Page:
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Definition of logical true in C++?

If I define a function, that shall return -1 in case of error, and a
positive value otherwise:

int foo (int param) {
if (outOfRange (param))
return -1;

return (param != 0);
}

can I rely on this code always working, or is it possible that the
return statement produces a -1 also, on a specific compiler / OS?
Is this defined somewhere? And if so, where in the standard?

Best Regards,

Lars
Jan 21 '08 #1
11 7144
Lars Uffmann wrote:

can I rely on this code always working, or is it possible that the
return statement produces a -1 also, on a specific compiler / OS?
Is this defined somewhere? And if so, where in the standard?
As defined by 4.5/4, boolean true is promoted to 1, boolean false to 0.
--
Sebastian Redl
Jan 21 '08 #2
Sebastian Redl wrote:
As defined by 4.5/4, boolean true is promoted to 1, boolean false to 0.
Thanks, that's all I needed to know - though I just noticed that there's
no easily found online version of the C++ standards - are you able to
point me to one?

Best Regards,

Lars
Jan 21 '08 #3
Lars Uffmann wrote:
Sebastian Redl wrote:
>As defined by 4.5/4, boolean true is promoted to 1, boolean false to 0.

Thanks, that's all I needed to know - though I just noticed that there's
no easily found online version of the C++ standards - are you able to
point me to one?
http://webstore.ansi.org/RecordDetai...IEC+14882-2003

--
Ian Collins.
Jan 21 '08 #4
Lars Uffmann:

Argl... That license agreement says "single computer only"... I guess
I'll go for a printed book version :) Amazon, here I come...

I agree with Alf; I had a hard-copy of the Standard one time, it was a
mammoth of a thing and I could find no use for it. I threw it in the thrash
eventually.

You can always just type "14882:2003" into Google and hit "I'm Feeling
Lucky", brings you to exactly what you're looking for.

--
TomŠs ” h…ilidhe
Jan 21 '08 #5
On 2008-01-21 05:06:41, Lars Uffmann wrote:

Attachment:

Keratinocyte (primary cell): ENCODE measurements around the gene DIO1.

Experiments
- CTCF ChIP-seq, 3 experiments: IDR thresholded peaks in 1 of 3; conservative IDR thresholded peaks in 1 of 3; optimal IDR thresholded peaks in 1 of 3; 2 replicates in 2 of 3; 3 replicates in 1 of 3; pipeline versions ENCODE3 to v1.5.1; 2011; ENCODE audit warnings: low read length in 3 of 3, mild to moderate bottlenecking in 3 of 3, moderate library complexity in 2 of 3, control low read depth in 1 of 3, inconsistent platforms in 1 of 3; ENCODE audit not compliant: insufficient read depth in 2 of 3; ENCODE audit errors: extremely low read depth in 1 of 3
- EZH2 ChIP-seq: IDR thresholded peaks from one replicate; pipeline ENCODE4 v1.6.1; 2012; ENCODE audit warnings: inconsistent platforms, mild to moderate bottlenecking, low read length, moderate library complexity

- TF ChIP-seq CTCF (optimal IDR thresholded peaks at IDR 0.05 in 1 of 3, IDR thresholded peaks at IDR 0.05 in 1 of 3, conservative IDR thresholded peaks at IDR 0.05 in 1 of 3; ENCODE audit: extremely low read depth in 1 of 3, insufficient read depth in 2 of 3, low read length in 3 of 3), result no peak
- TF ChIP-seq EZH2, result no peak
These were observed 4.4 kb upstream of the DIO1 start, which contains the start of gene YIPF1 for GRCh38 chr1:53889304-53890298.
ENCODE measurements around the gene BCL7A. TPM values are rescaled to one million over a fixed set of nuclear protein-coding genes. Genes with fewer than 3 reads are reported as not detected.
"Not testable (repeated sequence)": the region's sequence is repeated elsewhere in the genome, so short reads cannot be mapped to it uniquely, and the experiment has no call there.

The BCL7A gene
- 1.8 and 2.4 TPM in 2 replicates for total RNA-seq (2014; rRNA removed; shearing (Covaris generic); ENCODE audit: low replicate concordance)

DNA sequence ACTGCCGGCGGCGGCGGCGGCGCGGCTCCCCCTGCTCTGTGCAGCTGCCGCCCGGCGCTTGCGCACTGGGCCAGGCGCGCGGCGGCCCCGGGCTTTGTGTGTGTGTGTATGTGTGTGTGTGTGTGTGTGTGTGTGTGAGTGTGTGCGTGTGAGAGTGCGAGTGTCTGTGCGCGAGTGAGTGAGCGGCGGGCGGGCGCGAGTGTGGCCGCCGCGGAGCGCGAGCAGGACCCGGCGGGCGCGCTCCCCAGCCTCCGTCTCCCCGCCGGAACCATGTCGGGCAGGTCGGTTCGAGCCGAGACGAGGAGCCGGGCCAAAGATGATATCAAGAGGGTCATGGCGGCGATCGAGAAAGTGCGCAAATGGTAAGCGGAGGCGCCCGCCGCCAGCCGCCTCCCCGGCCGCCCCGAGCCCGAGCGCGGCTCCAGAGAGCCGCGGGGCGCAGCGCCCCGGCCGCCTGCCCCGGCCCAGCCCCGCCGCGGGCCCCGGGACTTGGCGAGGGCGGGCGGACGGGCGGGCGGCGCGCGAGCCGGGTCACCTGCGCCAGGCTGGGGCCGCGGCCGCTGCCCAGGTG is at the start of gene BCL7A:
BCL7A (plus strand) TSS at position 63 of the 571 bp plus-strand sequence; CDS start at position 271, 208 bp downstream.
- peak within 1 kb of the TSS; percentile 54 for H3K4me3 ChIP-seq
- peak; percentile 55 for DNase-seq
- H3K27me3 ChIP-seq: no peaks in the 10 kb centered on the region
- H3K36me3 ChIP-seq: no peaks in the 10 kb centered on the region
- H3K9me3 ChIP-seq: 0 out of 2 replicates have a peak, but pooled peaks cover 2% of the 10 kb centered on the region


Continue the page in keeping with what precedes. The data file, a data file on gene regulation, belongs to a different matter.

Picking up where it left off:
If I define a function, that shall return -1 in case of error, and a
positive value otherwise:

int foo (int param) {
if (outOfRange (param))
return -1;

return (param != 0);
}
Just some food for thought... while this may "work", it may not always work
as intended :)

Looks to me as if this is a candidate for either an enum return value or an
exception thrown.

Gerhard
Jan 21 '08 #6
Sebastian Redl wrote:
However, the drafts of the standard are freely available
If I'm not completely mistaken, someone has even made man pages from
the C++ standard draft. Any idea where those could be available?
Jan 21 '08 #7
On 2008-01-21 13:13, Gerhard Fiedler wrote:
On 2008-01-21 05:06:41, Lars Uffmann wrote:
>If I define a function, that shall return -1 in case of error, and a
positive value otherwise:

int foo (int param) {
if (outOfRange (param))
return -1;

return (param != 0);
}

Just some food for thought... while this may "work", it may not always work
as intended :)

Looks to me as if this is a candidate for either an enum return value or an
exception thrown.
Or at the very least using code that clearly states the intent:

int foo(int param) {
if (outOfRange(param))
return -1;
else if (param != 0)
return 1;
}

--
Erik Wikström
Jan 21 '08 #8
Erik Wikström wrote:
int foo(int param) {
if (outOfRange(param))
return -1;
else if (param != 0)
return 1;
}
Not all paths return a value.
Jan 21 '08 #9
On 2008-01-21 23:06, Juha Nieminen wrote:
Erik Wikström wrote:
>int foo(int param) {
if (outOfRange(param))
return -1;
else if (param != 0)
return 1;
}

Not all paths return a value.
Ooops. Forgot

else
return 0;

--
Erik Wikström
Jan 21 '08 #10
Erik Wikström wrote:
Or at the very least using code that clearly states the intent:

int foo(int param) {
if (outOfRange(param))
return -1;
else if (param != 0)
return 1;
}
Yes, I could do that - I was hoping to save some computing time on
avoiding the extra if-clause for param != 0 - just return the output of
that. And as Sebastian pointed out, in the standard, boolean true is
promoted to 1 - so I'm safe ;)

Best Regards,

Lars
Jan 23 '08 #11
On 23 jan, 14:34, Lars Uffmann <a...@nurfuerspam.dewrote:
>
Point taken, but I'd like to know the compiler behaviour on this for
sure before I use the more self-explaining code :) Otherwise I'll just
add the appropriate comments to the code. After all, I'm not writing a
book, but trying to program fast applications ;) Self-explaining code
yes, but only as long as it doesn't affect speed in a bad way.
And the best way to adversely affect the speed of your application is
to try to outsmart your compiler. :-)
Optimisers get better all the time, and they work by looking at
patterns within the (generated) code. The first patterns that get
added to an optimiser are those for idiomatic code, because those
should occur very frequently and thus can have a big impact on
optimisation.
Writing non-idiomatic code may result in missed opportunities because
the optimiser does not recognise it.
>
Best Regards,

Lars
Bart v Ingen Schenau
Jan 23 '08 #12

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